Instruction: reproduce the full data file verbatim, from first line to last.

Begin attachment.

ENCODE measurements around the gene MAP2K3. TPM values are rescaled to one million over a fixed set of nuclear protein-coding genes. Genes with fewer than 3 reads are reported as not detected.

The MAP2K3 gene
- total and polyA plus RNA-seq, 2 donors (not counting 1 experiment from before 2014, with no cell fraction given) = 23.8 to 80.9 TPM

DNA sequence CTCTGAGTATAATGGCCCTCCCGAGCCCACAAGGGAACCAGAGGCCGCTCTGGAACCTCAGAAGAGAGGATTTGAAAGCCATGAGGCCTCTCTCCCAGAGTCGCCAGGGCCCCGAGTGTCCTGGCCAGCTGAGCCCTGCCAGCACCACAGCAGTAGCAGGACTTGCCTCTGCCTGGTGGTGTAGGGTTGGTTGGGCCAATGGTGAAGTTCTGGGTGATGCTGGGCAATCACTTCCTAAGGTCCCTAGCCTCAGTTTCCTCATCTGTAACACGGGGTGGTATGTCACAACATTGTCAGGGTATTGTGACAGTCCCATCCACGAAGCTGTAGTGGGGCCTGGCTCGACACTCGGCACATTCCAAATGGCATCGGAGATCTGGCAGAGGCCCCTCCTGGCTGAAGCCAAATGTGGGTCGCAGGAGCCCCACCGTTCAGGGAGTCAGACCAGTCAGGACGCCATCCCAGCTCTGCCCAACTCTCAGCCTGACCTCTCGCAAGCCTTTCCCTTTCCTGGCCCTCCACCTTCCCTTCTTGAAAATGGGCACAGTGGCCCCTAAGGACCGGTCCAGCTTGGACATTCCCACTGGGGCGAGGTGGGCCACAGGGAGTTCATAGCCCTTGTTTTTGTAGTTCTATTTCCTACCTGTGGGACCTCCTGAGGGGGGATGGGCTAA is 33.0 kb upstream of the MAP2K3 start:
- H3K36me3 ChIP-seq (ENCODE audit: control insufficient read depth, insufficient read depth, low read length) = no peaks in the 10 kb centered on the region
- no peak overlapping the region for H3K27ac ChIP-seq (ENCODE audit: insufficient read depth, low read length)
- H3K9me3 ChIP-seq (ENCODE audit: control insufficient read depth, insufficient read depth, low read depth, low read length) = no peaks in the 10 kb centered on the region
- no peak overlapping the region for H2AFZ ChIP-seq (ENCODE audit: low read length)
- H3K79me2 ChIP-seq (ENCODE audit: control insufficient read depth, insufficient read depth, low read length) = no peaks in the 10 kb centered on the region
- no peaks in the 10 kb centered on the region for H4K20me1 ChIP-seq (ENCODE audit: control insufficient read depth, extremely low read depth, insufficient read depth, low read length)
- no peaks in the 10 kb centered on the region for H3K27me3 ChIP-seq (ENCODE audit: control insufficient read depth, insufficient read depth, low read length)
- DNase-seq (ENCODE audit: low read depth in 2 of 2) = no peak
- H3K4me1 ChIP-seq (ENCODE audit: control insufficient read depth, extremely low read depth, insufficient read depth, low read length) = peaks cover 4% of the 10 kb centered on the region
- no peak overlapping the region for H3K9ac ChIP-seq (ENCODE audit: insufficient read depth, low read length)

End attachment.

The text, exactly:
ENCODE measurements around the gene MAP2K3. TPM values are rescaled to one million over a fixed set of nuclear protein-coding genes. Genes with fewer than 3 reads are reported as not detected.

The MAP2K3 gene
- total and polyA plus RNA-seq, 2 donors (not counting 1 experiment from before 2014, with no cell fraction given) = 23.8 to 80.9 TPM

DNA sequence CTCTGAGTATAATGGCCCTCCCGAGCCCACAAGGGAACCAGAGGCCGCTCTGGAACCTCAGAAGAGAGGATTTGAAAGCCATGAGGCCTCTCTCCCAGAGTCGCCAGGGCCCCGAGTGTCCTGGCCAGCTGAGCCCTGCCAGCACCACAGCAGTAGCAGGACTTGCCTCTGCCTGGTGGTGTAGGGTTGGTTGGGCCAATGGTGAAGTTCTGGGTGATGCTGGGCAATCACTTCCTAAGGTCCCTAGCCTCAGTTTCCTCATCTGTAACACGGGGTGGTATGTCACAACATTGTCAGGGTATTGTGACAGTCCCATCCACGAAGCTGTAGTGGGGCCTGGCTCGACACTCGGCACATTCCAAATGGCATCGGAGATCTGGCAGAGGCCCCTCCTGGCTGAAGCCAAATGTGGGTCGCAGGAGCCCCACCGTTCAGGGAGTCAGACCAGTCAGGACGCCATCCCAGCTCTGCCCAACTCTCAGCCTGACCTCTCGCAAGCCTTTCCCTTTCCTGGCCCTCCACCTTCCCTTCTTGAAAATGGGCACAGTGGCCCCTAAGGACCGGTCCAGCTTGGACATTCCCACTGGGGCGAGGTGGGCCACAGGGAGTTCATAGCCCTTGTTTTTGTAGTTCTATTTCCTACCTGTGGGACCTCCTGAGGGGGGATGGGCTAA is 33.0 kb upstream of the MAP2K3 start:
- H3K36me3 ChIP-seq (ENCODE audit: control insufficient read depth, insufficient read depth, low read length) = no peaks in the 10 kb centered on the region
- no peak overlapping the region for H3K27ac ChIP-seq (ENCODE audit: insufficient read depth, low read length)
- H3K9me3 ChIP-seq (ENCODE audit: control insufficient read depth, insufficient read depth, low read depth, low read length) = no peaks in the 10 kb centered on the region
- no peak overlapping the region for H2AFZ ChIP-seq (ENCODE audit: low read length)
- H3K79me2 ChIP-seq (ENCODE audit: control insufficient read depth, insufficient read depth, low read length) = no peaks in the 10 kb centered on the region
- no peaks in the 10 kb centered on the region for H4K20me1 ChIP-seq (ENCODE audit: control insufficient read depth, extremely low read depth, insufficient read depth, low read length)
- no peaks in the 10 kb centered on the region for H3K27me3 ChIP-seq (ENCODE audit: control insufficient read depth, insufficient read depth, low read length)
- DNase-seq (ENCODE audit: low read depth in 2 of 2) = no peak
- H3K4me1 ChIP-seq (ENCODE audit: control insufficient read depth, extremely low read depth, insufficient read depth, low read length) = peaks cover 4% of the 10 kb centered on the region
- no peak overlapping the region for H3K9ac ChIP-seq (ENCODE audit: insufficient read depth, low read length)